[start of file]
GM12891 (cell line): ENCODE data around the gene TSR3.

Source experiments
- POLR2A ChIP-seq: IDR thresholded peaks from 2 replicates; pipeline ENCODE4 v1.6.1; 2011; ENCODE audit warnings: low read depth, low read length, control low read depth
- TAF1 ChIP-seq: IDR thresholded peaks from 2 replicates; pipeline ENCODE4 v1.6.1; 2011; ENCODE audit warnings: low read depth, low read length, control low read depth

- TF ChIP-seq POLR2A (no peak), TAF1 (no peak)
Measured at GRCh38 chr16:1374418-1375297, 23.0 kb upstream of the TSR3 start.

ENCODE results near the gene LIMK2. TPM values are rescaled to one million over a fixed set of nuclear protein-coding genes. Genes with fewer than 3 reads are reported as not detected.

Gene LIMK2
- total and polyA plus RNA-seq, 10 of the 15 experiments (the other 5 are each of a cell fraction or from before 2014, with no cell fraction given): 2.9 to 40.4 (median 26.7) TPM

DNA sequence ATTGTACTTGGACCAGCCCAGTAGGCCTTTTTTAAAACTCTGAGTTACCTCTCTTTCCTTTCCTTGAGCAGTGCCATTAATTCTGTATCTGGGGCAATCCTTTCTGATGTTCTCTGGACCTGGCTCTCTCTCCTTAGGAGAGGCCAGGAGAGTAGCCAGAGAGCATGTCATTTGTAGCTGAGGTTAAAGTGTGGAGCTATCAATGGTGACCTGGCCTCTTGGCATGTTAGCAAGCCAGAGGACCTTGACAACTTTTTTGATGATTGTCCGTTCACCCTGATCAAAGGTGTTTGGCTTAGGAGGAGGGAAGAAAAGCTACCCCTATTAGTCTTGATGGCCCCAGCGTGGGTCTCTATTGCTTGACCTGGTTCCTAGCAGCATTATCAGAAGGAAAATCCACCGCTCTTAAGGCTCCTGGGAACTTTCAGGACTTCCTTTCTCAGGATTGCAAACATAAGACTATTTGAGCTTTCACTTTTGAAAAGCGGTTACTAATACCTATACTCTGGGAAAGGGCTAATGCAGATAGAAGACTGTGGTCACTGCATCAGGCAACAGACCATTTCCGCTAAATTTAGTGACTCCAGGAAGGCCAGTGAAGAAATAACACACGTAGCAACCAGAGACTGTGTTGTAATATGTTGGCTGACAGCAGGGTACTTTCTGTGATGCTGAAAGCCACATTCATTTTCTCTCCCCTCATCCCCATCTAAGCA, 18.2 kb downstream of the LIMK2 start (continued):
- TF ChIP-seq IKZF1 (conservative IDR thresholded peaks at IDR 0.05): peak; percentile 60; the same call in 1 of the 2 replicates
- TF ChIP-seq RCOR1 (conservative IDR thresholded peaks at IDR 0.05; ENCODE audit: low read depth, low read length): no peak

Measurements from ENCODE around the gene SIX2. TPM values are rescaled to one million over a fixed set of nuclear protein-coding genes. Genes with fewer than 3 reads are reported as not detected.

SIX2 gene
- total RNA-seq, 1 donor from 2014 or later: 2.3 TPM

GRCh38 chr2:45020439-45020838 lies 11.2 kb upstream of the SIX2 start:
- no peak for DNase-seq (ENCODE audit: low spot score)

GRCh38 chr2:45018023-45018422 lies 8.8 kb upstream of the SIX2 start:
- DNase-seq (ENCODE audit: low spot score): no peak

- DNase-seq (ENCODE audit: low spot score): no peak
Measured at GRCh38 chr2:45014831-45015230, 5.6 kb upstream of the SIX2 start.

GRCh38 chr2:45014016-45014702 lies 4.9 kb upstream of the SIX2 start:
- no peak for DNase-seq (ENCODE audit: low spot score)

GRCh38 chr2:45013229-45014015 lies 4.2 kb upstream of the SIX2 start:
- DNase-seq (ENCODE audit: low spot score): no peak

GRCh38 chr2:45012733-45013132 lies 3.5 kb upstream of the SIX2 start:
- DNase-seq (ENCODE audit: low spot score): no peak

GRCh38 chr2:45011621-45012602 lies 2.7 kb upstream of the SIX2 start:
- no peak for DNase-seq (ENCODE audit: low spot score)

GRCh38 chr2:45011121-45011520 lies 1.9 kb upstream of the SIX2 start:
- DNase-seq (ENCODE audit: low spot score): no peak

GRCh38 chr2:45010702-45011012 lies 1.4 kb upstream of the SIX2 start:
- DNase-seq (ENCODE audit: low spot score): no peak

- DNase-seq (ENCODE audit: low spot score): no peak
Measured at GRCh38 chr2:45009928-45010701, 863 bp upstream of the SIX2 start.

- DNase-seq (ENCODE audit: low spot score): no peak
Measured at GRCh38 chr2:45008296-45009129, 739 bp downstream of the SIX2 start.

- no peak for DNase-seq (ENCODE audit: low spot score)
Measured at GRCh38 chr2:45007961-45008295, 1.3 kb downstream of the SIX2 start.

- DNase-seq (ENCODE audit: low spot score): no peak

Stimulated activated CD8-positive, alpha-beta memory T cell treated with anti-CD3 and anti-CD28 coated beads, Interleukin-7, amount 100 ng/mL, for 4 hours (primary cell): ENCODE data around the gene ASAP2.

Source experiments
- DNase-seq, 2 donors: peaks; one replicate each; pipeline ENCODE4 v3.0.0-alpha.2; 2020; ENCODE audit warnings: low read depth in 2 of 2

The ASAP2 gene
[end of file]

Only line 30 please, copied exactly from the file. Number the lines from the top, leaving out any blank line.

GRCh38 chr2:45011121-45011520 lies 1.9 kb upstream of the SIX2 start: